"Deep River (Live at Le Guess Who?)" by Beverly Glenn-Copeland, from Transmissions: The Music of Beverly Glenn-Copeland, released by Transgressive Records in 2020.
Buy direct: https://beverlyglenn-copeland.bandcamp.com/album/transmissions-the-music-of-beverly-glenn-copeland-2
We will end in jubilation, but we begin in prayer. A single, solitary voice — a simple, five-line verse — an earnest plea for deliverance and grace. As this voice stands before us, naked and exposed yet confident and assured, we hear both the vulnerability and the strength that come with prayer, the humility and the awe that one feels when addressing and communing with a higher power, like the humility and awe that we feel in the presence of this miraculous voice. And so, as this voice asks for grace, it is also itself an act of grace, and thus serves as a kind of grace, a blessing of the performance now to come.
And that's not all, for this opening prayer, it should be noted, was also an invitation. As much as it was calling upon a higher power to come down and bless this musical gathering, it was also calling on us, its audience, to come over and take a seat at the table. "Don't you want to go to that Gospel-feast?" it asked. And that, as I see it, is the point of this performance: to get us to share in its beatific vision, by itself being something beatific to behold.
And so it welcomes us in and leads us along, with its steady djembe beat, its wide and open chord voicings, and its slow descending bassline. Without our even noticing it, we have crossed over into a new and beautiful musical space. It's a transition that, coincidentally or not, mirrors the song's lyrics, which are all about crossing over, across the great divide of a deep river, into that home over Jordan, into campground, into that promised land. In short, the lyrics, and their delivery, are an embodiment of the radical hope for a better life beyond this one, and this music is helping us keep our faith in that other life, by showing us the glorious sound of freedom and salvation.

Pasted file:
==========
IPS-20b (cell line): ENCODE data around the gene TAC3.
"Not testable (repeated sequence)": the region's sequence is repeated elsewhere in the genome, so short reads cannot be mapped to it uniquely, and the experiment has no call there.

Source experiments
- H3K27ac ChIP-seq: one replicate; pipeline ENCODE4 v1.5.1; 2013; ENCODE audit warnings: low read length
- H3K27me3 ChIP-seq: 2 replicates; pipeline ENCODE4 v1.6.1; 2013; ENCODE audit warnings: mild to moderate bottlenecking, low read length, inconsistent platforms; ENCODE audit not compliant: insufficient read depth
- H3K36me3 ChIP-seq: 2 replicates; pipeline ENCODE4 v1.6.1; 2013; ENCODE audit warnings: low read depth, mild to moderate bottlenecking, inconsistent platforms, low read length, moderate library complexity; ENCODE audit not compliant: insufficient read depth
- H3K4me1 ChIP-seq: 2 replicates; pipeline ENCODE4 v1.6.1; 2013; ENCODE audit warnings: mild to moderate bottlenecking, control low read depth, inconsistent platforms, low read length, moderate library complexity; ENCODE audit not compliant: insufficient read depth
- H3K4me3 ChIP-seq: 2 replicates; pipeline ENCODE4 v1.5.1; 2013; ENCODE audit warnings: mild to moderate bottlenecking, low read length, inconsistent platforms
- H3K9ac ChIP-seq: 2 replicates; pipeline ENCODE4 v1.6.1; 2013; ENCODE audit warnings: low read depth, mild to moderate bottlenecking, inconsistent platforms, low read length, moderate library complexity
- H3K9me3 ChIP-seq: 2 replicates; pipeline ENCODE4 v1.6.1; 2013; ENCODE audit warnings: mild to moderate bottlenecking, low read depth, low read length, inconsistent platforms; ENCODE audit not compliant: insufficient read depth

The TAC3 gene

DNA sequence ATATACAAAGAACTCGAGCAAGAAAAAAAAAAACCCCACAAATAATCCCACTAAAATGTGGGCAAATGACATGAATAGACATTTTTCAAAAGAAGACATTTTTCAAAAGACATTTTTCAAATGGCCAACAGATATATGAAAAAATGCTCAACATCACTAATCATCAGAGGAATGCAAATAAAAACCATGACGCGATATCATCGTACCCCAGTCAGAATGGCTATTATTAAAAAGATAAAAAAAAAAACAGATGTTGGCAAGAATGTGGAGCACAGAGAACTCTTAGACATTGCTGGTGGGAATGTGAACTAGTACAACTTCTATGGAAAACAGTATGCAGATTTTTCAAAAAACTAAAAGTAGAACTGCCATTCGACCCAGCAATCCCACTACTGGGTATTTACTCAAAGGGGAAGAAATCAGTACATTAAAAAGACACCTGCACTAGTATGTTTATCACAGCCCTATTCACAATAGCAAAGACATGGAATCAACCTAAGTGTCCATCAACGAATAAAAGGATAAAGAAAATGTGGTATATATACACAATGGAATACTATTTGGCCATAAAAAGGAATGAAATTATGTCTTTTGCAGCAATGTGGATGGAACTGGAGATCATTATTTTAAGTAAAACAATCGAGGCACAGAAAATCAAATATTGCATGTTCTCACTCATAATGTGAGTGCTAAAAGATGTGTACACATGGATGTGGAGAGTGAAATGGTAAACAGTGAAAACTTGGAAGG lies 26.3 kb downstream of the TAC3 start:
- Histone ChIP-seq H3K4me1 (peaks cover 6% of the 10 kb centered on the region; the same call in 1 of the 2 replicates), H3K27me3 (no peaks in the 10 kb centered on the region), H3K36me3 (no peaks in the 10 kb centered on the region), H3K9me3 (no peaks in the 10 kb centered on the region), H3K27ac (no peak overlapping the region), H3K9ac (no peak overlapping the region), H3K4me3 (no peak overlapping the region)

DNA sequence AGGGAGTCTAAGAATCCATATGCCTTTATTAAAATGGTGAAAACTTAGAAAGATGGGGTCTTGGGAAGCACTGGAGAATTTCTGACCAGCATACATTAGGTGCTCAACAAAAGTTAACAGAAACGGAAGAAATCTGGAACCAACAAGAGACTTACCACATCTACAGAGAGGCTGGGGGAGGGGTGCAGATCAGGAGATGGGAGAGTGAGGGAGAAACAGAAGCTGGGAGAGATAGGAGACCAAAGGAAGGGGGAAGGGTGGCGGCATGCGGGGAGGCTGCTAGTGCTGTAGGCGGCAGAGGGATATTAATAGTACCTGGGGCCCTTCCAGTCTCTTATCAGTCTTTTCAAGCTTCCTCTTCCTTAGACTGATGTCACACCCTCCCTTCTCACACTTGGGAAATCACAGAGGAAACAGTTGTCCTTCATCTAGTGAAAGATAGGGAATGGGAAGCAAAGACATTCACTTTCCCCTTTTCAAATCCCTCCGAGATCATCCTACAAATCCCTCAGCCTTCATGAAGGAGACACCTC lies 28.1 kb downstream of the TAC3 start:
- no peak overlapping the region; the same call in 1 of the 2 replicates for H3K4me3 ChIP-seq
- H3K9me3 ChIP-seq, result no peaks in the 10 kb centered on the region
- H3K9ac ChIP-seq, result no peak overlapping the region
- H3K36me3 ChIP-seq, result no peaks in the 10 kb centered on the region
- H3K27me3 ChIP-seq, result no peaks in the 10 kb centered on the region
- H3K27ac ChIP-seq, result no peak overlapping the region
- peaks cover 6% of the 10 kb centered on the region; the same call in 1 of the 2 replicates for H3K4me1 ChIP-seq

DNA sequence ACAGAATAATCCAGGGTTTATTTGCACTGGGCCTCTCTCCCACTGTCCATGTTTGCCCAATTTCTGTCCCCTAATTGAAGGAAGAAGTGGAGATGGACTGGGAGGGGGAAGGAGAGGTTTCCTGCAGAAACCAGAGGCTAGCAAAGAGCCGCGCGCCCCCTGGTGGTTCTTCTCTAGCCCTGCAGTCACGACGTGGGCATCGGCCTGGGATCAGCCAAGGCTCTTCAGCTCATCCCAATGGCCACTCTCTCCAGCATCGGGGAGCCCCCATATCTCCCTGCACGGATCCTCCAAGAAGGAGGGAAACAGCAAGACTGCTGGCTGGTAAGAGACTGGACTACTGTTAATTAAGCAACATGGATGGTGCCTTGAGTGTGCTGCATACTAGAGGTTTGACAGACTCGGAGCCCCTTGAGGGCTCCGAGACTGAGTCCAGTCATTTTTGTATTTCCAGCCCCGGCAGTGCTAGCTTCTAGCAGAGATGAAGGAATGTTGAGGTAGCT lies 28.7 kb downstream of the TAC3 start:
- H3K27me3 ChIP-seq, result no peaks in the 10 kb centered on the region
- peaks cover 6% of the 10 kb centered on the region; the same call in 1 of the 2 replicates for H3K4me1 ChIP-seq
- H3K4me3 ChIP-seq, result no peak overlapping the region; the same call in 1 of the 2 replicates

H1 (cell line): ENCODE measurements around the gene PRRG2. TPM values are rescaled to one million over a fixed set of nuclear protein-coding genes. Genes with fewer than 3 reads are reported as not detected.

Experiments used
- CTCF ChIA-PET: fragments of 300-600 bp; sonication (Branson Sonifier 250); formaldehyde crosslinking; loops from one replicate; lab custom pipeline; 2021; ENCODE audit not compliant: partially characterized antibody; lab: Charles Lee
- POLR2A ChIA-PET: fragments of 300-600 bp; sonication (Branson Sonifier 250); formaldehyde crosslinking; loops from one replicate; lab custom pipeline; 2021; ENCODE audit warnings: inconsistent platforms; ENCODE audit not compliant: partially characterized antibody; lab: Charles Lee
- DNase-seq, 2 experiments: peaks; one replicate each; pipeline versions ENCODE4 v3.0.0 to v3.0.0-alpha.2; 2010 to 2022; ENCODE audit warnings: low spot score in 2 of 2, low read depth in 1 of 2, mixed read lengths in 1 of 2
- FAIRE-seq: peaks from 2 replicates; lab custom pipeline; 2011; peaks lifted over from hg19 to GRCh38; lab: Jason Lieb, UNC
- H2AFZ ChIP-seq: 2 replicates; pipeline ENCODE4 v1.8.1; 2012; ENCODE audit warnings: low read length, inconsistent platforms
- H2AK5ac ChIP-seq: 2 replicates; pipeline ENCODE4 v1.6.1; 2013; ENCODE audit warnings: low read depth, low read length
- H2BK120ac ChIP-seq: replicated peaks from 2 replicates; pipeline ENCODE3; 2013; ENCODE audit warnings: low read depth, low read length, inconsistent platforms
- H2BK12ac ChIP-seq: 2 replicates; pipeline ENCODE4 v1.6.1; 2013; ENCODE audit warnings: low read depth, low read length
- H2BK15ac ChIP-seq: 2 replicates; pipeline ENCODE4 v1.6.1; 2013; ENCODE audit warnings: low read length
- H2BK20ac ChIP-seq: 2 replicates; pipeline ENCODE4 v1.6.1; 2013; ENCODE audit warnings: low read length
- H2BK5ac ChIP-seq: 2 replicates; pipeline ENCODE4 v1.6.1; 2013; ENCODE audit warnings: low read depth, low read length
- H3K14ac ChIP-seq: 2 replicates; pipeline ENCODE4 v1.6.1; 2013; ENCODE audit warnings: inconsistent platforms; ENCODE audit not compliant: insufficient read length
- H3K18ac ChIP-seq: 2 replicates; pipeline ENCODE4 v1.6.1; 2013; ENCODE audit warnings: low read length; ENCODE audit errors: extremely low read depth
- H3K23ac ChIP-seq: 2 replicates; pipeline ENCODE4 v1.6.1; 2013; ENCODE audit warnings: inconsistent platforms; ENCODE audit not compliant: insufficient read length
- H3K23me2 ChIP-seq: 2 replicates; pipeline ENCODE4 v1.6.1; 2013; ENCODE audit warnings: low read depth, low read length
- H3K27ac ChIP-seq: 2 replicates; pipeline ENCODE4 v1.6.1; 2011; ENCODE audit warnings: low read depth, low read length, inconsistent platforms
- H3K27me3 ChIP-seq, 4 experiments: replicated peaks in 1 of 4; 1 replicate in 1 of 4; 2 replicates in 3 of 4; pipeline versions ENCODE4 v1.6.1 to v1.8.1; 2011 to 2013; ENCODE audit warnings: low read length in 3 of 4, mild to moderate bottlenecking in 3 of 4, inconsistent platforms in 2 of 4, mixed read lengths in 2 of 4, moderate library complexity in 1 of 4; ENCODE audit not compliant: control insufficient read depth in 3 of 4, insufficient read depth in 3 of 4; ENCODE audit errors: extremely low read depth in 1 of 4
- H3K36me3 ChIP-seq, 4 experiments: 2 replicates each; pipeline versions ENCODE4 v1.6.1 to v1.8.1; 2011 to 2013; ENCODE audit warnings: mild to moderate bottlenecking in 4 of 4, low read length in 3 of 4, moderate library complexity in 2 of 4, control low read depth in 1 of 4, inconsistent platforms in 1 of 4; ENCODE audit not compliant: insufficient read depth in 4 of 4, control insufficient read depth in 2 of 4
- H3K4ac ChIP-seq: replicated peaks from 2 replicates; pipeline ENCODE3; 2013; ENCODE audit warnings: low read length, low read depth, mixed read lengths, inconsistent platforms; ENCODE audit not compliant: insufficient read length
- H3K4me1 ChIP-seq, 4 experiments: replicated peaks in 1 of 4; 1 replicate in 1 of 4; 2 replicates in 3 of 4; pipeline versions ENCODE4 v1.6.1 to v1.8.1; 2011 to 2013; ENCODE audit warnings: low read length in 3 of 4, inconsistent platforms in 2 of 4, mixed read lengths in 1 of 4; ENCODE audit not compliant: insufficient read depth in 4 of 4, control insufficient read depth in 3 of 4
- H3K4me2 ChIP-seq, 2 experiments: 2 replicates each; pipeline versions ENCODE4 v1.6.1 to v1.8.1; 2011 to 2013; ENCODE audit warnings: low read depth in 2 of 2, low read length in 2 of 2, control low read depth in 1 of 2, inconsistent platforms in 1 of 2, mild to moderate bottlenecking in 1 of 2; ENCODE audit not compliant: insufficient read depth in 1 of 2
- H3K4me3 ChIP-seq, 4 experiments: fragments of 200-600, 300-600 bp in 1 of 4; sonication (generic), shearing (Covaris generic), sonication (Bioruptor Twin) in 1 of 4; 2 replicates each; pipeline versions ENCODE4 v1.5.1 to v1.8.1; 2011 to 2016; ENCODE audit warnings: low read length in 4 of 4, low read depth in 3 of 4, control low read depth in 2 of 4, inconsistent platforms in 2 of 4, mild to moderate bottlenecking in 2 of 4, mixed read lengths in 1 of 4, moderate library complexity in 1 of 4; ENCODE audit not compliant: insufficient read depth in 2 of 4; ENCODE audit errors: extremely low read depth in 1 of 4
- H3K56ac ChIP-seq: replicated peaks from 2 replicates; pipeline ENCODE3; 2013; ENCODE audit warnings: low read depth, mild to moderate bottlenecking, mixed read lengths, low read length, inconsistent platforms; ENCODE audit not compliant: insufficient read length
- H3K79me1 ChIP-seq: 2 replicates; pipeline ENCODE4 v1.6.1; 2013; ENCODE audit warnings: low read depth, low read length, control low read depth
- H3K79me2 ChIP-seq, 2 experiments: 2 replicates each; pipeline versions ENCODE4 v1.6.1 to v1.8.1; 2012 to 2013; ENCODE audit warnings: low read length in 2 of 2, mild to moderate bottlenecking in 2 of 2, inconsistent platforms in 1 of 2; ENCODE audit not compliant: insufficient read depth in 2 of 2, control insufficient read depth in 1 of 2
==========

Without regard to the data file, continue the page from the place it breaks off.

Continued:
Yet the true sound of deliverance transcends words and language. And perhaps this is why, in the song's third verse, the lyrics shift to ululation. Or perhaps the shift is yet a further invitation, showing that literacy is not a requisite for salvation.
And this brings us to my absolute favourite moment of the song, its most direct invitation to its audience, when the singer momentarily goes off script and breaks the fourth wall to explicitly tell us to join in.
There is just something so tender about that little instruction, something so incongruous with the singing that surrounds it. To realize that this is what the singer normally sounds like, that from a speaking voice so light and playful can come a singing voice so powerful and divine — well, it makes anything seem possible. Somehow the majestic beauty we've been hearing now doesn't seem so out of reach.
If this is how you, too, feel by the end of this performance, then that means the performance has done what it set out to do, transporting you across that deep river to the salvation on the other side. And so the song ends in a finale of overflowing jubilation, for not only has it finally reached the promised land, but it is also now here together with all of us.